Photograph by Paul Richards.
"People with learning disabilities have every right to the active social lives that we all enjoy, the stuff that defines us and makes us feel part of our community and they are being denied it"
Many of us enjoy staying up late, going to music gigs, or watching sporting events, but it's not that easy for everyone.
Stay Up Late promotes the rights of people with learning disabilities to live the lifestyle of their choosing. They match clients and volunteer buddies with common interests and then they attend gigs together – from musical concerts, to sporting events, to church services.
Paul Richards, who set up Stay Up Late and Gig Buddies told This Way Up's Simon Morton, "In the UK there's lots of people with learning disabilities who don't get a huge amount of funded support, so what happens is that they end up spending a lot of time at home in social isolation. Loneliness leads to all sorts of other things, poor mental and physical health, it's bad for communities to have people who are lonely".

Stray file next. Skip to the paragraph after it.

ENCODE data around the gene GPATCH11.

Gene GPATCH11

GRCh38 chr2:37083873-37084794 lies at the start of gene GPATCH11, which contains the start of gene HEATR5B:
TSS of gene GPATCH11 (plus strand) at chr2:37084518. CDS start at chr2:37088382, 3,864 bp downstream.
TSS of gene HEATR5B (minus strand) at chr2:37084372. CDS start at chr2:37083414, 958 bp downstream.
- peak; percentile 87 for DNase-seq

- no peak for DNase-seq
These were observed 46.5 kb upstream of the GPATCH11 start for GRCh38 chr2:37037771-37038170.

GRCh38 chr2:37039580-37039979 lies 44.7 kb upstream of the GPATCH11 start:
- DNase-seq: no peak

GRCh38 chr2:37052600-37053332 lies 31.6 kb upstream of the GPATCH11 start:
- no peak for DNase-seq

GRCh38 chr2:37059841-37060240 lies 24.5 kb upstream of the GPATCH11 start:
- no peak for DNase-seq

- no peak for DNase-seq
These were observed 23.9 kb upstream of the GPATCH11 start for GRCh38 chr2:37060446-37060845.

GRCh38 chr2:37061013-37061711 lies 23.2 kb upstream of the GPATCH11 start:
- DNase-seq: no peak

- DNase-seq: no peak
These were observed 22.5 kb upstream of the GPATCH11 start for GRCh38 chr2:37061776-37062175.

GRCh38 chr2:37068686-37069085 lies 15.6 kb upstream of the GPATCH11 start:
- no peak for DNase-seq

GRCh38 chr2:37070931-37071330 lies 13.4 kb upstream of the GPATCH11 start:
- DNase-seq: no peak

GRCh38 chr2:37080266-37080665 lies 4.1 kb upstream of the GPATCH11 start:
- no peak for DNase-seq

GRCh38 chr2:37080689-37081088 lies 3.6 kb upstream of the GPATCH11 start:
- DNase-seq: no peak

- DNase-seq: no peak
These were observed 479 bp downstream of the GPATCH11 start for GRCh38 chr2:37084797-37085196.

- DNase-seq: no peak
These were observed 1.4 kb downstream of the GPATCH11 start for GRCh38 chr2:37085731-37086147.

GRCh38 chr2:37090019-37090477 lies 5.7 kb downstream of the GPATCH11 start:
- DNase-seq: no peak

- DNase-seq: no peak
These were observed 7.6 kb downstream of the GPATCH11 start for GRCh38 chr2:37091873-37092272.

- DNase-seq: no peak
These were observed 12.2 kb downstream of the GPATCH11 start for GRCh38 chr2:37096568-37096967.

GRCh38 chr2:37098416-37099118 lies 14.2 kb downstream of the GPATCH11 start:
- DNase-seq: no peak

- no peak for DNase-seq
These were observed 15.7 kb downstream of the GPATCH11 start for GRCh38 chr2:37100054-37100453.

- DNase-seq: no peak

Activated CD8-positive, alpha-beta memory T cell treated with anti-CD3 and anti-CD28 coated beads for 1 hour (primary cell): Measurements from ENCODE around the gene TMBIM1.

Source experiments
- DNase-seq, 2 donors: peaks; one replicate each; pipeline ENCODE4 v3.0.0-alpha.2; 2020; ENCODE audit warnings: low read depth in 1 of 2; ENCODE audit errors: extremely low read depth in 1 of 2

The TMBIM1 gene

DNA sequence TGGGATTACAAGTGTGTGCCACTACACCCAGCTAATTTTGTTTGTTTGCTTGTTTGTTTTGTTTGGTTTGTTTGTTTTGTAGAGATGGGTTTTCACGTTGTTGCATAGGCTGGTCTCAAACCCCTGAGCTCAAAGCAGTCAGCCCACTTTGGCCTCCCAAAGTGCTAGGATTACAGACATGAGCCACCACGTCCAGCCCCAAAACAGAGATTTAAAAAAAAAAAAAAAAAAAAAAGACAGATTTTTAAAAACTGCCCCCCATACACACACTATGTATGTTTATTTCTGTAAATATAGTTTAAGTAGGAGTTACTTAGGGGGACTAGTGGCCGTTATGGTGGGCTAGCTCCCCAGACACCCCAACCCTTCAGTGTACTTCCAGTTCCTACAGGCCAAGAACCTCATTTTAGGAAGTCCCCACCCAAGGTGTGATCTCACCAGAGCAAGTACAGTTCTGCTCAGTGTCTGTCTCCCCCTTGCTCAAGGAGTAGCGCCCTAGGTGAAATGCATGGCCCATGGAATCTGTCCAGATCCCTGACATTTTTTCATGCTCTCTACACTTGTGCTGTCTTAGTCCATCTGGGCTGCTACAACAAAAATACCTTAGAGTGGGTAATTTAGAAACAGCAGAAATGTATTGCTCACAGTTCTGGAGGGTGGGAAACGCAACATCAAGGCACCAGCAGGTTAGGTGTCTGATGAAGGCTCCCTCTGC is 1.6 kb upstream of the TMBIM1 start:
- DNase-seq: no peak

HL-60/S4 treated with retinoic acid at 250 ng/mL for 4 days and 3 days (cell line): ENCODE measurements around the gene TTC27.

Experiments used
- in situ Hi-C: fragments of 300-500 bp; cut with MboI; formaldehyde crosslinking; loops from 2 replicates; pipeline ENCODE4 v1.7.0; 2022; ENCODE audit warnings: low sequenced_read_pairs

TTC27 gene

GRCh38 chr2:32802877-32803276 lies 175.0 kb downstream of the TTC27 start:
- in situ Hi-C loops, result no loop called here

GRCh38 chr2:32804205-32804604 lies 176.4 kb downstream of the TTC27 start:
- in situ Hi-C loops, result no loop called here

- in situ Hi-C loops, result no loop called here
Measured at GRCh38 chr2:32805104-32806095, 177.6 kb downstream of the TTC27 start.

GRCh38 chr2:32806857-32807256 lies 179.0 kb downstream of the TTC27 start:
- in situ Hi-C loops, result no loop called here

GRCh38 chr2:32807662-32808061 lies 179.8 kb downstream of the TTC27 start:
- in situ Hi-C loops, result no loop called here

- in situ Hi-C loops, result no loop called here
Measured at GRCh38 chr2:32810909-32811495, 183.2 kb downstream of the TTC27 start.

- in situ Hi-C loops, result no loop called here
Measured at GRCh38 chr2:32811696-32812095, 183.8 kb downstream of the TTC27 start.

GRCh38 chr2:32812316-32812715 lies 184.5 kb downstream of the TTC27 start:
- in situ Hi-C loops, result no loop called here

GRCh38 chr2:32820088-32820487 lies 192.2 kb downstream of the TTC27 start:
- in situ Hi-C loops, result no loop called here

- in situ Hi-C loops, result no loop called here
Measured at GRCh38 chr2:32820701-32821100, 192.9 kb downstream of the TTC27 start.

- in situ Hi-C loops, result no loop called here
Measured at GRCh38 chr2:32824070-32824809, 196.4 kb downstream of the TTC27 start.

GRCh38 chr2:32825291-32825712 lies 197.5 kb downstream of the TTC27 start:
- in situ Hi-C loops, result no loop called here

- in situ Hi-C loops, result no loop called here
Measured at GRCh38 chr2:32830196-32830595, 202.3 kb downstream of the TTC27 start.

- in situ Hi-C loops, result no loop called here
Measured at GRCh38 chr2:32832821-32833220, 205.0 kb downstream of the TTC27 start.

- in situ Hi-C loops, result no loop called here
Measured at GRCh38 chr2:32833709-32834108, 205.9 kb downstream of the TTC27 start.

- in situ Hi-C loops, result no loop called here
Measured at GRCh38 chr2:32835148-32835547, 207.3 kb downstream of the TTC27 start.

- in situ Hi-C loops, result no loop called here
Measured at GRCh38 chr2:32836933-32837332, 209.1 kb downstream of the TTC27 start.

Richards was inspired to start the charity because he was in a punk band called Heavy Load, which included three members with learning disabilities, and through that he saw the difficulty people like them were having at their gigs.
"We were frustrated because people were leaving our gigs just as we got on stage. It was because people who typically do have support have staff who work rigid rota systems who finish at 10 o'clock, so everyone leaves at 9 to be at home."
It's about reclaiming the night, and giving those with learning disabilities the same opportunities as the rest of us.